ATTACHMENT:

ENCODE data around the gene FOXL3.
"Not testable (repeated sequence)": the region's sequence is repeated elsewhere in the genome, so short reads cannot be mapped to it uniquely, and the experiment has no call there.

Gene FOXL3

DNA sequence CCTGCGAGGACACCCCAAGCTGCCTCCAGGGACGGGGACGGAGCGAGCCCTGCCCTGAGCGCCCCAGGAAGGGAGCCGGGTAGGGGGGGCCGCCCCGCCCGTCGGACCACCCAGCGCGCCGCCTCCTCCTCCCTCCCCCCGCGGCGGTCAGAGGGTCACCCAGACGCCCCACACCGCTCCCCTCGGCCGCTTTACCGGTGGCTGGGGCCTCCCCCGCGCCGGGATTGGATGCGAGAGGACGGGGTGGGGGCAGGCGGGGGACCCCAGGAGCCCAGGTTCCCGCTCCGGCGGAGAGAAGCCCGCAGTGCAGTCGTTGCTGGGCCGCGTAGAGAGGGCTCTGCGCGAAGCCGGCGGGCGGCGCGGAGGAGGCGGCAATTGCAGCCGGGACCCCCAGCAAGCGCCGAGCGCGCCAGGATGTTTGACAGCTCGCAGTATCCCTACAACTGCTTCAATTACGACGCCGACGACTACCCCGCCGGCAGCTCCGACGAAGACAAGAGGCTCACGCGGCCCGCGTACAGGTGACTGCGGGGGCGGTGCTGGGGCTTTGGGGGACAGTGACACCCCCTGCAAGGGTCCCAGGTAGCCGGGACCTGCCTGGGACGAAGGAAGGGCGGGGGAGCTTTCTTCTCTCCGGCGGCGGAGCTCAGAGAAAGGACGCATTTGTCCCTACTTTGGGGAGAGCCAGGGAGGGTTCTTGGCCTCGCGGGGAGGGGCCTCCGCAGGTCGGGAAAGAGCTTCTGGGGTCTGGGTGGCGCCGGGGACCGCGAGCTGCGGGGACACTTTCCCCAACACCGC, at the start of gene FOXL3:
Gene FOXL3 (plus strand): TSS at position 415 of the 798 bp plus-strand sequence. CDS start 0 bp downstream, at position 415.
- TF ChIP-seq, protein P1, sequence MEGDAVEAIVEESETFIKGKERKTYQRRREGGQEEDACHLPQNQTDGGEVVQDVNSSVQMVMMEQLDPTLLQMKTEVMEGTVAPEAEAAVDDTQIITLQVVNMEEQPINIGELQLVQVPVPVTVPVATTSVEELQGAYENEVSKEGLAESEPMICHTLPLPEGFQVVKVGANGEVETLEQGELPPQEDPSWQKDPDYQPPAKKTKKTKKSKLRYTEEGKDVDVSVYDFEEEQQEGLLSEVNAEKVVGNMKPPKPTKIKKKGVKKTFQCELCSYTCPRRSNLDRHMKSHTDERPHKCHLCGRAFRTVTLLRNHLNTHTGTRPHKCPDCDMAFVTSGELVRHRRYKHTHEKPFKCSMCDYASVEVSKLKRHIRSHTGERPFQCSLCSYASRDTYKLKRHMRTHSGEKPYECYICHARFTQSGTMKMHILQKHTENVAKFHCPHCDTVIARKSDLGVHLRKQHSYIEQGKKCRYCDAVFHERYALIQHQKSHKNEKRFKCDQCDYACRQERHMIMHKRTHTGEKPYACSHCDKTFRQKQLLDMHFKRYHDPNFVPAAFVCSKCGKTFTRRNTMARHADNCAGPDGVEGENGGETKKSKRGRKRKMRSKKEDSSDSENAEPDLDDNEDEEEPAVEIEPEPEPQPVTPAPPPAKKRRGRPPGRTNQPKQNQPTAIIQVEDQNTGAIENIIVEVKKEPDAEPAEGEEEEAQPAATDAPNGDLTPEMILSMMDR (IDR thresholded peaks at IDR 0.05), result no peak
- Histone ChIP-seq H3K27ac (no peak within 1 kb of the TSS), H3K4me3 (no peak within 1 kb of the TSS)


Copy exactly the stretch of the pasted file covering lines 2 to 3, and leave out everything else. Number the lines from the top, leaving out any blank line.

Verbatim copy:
"Not testable (repeated sequence)": the region's sequence is repeated elsewhere in the genome, so short reads cannot be mapped to it uniquely, and the experiment has no call there.

Gene FOXL3